In the Permian Basin, an exploration company’s executives were desperate to store soaring oil production. They hired engineers to design an experimental tank capable of holding up to five million barrels of oil at Monahans, Texas. Construction in early 1928 took three months working 24 hours a day.

Roxana Petroleum Company’s massive storage structure used concrete-coated earthen walls 30 feet tall. The oil reservoir was covered with a cedar roof to slow evaporation. But when no solution could be found for leaking seams, the oil storage attempt was abandoned.

The concrete oval, which briefly became a water park in 1958, later became home to Monahans’ Million Barrel Museum.

By 1923, CB&I’s storage innovations like its “floating roof” oil tank had greatly increased safety and profitability as well as setting industry standards. That year the company built its first Hortonsphere in Port Arthur, Texas.

Liquefied Natural Gas

Soon, spherical vessels of all sizes were being used for storage of compressed gases such propane and butane. Hortonspheres also hold liquefied natural gas (LNG) produced by cooling natural gas at atmospheric pressure to minus 260 degrees Fahrenheit, at which point it liquefies.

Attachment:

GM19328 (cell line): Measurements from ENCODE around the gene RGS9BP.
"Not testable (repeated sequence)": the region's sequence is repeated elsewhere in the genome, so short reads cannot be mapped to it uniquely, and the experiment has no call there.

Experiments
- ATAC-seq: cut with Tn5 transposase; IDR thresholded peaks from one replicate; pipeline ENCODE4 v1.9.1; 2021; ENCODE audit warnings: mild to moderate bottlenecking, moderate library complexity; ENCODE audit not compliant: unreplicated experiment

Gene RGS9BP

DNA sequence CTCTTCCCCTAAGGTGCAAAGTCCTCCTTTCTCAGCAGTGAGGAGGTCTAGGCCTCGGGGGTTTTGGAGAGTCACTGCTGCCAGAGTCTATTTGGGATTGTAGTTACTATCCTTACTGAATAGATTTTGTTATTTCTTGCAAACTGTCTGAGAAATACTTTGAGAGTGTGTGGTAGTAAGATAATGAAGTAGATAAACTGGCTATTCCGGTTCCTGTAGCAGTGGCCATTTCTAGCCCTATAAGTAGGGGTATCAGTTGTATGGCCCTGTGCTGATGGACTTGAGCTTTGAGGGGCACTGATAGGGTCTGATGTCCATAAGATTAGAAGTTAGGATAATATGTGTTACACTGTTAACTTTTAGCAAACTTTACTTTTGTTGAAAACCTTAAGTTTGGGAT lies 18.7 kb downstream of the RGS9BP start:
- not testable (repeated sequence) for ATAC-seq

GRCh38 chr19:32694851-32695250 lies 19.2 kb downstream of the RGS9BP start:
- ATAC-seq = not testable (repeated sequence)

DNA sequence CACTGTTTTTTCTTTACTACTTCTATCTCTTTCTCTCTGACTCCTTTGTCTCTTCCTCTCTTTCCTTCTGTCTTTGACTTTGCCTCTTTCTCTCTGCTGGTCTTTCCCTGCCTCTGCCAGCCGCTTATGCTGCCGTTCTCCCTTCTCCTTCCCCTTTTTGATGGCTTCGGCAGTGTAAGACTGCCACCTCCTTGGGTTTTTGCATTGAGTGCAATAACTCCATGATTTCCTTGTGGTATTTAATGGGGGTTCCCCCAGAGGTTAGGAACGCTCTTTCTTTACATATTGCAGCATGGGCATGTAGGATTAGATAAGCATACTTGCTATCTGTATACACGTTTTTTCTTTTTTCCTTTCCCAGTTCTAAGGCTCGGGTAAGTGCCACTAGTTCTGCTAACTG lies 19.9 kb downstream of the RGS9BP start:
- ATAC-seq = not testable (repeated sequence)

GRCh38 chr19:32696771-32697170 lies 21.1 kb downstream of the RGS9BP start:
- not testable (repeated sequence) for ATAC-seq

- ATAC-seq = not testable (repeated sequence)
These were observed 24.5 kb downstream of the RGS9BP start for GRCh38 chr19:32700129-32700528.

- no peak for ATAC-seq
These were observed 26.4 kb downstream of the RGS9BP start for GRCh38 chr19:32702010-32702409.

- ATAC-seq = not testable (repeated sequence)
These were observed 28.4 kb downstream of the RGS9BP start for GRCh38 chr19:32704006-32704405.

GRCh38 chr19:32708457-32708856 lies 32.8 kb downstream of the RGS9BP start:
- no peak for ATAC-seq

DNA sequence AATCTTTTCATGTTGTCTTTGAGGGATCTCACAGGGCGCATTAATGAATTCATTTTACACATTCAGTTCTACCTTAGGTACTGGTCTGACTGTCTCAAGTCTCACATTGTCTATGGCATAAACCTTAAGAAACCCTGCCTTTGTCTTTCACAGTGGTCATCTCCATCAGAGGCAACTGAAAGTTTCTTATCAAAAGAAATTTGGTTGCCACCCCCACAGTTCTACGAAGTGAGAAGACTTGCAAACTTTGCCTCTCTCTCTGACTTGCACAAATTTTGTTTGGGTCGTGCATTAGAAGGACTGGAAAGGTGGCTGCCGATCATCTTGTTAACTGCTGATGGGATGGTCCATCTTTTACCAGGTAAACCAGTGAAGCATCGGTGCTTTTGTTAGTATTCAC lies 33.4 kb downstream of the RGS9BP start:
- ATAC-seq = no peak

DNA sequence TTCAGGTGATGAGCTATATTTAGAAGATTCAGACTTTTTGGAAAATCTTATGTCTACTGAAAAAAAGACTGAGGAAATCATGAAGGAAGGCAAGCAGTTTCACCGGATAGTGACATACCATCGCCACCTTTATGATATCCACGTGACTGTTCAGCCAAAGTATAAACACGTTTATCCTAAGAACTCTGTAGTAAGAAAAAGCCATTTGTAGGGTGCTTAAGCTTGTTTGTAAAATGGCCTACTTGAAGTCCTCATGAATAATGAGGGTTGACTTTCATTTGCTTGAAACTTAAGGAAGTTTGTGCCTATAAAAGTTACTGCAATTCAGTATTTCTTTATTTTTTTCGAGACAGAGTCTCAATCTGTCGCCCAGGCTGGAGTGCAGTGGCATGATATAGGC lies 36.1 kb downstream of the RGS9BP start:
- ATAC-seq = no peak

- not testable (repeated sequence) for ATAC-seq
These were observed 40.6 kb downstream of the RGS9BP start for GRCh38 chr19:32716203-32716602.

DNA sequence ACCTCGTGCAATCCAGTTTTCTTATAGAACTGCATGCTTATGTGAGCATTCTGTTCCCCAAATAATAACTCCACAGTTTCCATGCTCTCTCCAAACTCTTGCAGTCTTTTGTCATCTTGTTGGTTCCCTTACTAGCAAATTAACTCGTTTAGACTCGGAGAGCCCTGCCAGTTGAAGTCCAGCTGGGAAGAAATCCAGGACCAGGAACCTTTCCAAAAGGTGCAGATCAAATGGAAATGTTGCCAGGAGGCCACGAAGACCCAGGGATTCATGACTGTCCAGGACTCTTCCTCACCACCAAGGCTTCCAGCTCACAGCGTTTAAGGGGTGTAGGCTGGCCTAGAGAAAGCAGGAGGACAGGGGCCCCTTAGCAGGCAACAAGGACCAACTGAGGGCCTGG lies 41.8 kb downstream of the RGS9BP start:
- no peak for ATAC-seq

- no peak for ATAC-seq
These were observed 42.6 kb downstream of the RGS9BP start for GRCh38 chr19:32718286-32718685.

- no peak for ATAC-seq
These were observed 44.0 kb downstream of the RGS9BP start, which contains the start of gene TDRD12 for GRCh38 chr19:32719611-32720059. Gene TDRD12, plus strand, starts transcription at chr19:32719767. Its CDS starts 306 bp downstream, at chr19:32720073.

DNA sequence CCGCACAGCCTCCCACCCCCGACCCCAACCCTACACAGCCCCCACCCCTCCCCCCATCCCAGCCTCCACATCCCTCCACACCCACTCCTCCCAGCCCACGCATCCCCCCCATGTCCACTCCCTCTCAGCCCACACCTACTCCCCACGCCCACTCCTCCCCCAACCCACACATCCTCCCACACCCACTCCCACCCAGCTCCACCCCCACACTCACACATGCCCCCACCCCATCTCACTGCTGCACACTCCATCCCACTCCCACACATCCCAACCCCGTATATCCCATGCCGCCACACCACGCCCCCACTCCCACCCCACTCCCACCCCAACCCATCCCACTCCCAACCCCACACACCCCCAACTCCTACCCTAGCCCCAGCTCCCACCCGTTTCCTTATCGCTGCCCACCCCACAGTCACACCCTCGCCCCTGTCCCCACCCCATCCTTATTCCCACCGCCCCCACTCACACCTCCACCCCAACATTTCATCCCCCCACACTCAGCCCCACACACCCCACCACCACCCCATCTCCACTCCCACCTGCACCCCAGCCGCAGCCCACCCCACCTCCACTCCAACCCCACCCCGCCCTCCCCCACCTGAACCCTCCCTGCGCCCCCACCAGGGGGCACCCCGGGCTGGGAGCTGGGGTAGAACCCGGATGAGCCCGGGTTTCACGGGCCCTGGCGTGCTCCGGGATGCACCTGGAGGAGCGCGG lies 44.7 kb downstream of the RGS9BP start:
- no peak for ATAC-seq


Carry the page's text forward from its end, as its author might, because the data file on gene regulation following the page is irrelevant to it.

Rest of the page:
In an iconic engineering example of form following function, a sphere is the ideal shape for a vessel that resists internal pressure.2022 AOGHS Membership Ad

In the first Port Arthur installation and up until about 1941, the component steel plates were riveted; thereafter, welding allowed for increased pressures and vessel sizes. As metallurgy and welding advances brought tremendous gains in Hortonspheres’ holding capacities, they also have proven to be an essential part of the modern petroleum refining business.

CB&I constructed fractionating towers for many petroleum refineries, beginning with Standard Oil of Louisiana at Baton Rouge in 1930. The company also built a giant, all-welded 80,000 barrel oil storage tank in New Jersey.

Since its first sphere in 1923, Chicago Bridge & Iron by 2013 had fabricated more than 3,500 Hortonspheres for worldwide markets in capacities reaching more than three million gallons. The company has reported being the top spherical storage container builder worldwide.

Poughkeepsie Hortonsphere

Fascinated by geodesic domes and similar structures, Jeff Buster discovered a vintage Hortonsphere in Poughkeepsie, New York. In 2012 he contacted the New York State Office of Parks, Recreation, and Historic Preservation.

A Hortonsphere viewed in 2012 in Poughkeepsie, New York.

A Hortonsphere viewed in 2012 from the “Walkway over the Hudson” in Poughkeepsie, New York. It was dismantled in 2013. Photo courtesy Jeff Buster.